A stock card system is probably the most basic form of manual stock control. It is essentially a filing cabinet system. The details of items of stock are recorded on cards that audit alphabetically according to item description or, more commonly, by numerical stock code, with the number containing stock identification digits, a warehouse location code, a supplier identification number, and other relevant details. on a typical stock card, there will be several data fields: description of goods, replenishment trigger quantity, dates received, expiration or removal date, supplier details, batch details, storage location, and per unit value. These fields may be handwritten or computer printed. In high volume or high variety goods scenarios, stock cards record details of the goods stored, so are not specific to stock keeping units. In other words, there will be a stock card for every type of good, not one stock card for each and every single instance of a product in the warehouse.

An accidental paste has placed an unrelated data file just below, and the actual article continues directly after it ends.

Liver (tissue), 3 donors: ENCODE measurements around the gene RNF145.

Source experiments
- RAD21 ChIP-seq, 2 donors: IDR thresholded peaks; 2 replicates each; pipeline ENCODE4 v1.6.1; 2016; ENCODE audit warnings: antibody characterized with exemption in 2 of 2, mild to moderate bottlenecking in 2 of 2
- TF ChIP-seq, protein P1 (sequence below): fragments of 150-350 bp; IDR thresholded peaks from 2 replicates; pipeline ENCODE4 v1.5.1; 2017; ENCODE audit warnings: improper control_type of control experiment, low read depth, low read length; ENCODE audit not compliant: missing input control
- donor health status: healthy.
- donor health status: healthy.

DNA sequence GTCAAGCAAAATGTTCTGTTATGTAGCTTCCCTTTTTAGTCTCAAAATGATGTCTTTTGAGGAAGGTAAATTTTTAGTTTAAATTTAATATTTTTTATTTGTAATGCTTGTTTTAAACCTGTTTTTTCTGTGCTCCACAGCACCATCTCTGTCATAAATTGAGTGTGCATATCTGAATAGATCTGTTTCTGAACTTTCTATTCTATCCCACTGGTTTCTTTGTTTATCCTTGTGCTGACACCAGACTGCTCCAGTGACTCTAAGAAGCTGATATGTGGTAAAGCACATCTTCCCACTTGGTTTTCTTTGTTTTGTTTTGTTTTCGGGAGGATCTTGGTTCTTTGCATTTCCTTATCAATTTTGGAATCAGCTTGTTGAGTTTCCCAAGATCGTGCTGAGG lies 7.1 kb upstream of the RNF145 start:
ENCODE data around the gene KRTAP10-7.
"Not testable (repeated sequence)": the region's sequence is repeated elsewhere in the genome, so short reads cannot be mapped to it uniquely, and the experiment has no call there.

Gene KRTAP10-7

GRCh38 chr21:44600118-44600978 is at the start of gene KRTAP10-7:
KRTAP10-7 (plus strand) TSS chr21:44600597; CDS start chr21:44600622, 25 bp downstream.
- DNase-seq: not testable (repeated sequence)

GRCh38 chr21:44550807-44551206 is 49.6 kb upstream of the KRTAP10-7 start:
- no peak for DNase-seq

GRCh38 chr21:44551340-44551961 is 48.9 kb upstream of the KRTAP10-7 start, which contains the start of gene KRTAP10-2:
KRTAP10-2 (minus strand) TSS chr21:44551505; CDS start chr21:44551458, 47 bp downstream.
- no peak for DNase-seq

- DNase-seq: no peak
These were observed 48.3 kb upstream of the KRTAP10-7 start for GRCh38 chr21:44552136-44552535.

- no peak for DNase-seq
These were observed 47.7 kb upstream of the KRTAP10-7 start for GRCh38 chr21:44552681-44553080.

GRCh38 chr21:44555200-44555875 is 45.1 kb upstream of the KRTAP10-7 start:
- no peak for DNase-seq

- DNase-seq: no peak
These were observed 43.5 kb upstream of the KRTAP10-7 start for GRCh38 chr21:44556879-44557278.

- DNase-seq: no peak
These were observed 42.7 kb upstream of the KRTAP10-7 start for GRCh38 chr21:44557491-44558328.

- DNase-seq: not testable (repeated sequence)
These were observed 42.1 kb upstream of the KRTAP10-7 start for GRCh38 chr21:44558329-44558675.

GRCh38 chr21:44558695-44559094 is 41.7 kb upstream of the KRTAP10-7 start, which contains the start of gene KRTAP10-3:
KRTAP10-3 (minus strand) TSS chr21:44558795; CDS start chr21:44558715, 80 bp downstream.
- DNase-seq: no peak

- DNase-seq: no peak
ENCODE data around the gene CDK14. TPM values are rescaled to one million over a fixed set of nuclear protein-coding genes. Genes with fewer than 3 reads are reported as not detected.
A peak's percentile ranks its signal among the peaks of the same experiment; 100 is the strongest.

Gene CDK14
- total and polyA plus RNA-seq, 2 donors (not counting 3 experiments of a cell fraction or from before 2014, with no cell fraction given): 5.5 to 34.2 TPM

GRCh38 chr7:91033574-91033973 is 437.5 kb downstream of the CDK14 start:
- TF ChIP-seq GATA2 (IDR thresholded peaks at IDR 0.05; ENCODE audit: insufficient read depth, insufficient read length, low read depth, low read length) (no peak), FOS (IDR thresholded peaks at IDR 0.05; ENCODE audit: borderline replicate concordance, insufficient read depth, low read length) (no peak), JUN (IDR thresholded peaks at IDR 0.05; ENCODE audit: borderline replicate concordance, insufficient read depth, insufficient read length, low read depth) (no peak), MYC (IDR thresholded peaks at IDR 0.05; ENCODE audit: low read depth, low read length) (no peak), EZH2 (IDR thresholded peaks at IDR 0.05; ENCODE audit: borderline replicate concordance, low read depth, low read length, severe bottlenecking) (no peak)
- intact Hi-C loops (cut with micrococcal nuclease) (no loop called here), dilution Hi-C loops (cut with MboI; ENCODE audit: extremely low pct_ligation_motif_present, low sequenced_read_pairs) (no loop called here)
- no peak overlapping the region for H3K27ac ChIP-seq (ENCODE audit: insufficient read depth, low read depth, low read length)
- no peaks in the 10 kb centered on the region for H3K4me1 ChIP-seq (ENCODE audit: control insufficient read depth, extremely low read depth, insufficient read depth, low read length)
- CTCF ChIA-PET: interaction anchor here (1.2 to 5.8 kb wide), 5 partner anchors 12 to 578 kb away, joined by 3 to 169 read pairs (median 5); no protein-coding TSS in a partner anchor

Barcode systems are probably the most common and cheaply and easily adopted form of electronic stock control. A barcode label is printed from a computer application that converts stock data to a scannable barcode. The barcode label has an adhesive underside that allows it to be stuck to packaging and storage cartons. The barcode label may also feature a long string of digits, which allows operatives to access or input an item’s barcode data when the barcode reader fails or when the printed barcode is damaged or becomes unreadable. Barcodes comprise a series of human- unreadable vertical black lines separated at varying distances. When scanned, the computer reads these distances as code and using that code, calls up from a hard drive the data recorded for that item. Items labelled with bar codes can be scanned manually by operatives using a barcode scanning gun, or automatically, when barcoded the items are moved along a conveyor through a scanning tunnel or between multiple variously angled barcode reader/scanners.